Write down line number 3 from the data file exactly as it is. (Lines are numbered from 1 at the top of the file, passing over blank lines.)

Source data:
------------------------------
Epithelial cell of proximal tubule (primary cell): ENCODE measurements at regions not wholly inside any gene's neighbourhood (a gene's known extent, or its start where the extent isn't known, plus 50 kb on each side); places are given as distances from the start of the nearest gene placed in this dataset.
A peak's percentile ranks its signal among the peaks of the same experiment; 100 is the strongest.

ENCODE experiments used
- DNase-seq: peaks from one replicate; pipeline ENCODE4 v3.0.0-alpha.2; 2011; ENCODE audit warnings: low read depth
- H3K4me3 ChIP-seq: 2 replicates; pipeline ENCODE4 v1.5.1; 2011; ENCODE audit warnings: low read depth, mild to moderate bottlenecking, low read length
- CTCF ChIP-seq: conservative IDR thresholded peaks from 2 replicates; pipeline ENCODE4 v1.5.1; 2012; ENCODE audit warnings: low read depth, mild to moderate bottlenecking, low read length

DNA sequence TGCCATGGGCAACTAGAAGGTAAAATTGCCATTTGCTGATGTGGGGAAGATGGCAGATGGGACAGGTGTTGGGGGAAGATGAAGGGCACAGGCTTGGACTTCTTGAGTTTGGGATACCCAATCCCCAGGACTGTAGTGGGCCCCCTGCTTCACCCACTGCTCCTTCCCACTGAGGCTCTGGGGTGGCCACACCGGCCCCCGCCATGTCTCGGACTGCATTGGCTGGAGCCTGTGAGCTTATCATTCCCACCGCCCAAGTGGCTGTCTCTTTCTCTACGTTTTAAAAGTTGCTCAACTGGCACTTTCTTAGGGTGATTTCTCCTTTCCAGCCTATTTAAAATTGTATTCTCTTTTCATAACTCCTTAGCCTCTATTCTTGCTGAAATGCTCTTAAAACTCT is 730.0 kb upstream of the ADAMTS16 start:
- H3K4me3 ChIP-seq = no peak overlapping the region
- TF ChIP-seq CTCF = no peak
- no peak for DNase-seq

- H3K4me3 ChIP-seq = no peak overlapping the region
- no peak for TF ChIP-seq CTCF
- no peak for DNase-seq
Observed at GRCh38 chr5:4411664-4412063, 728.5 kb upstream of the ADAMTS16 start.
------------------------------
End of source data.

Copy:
ENCODE experiments used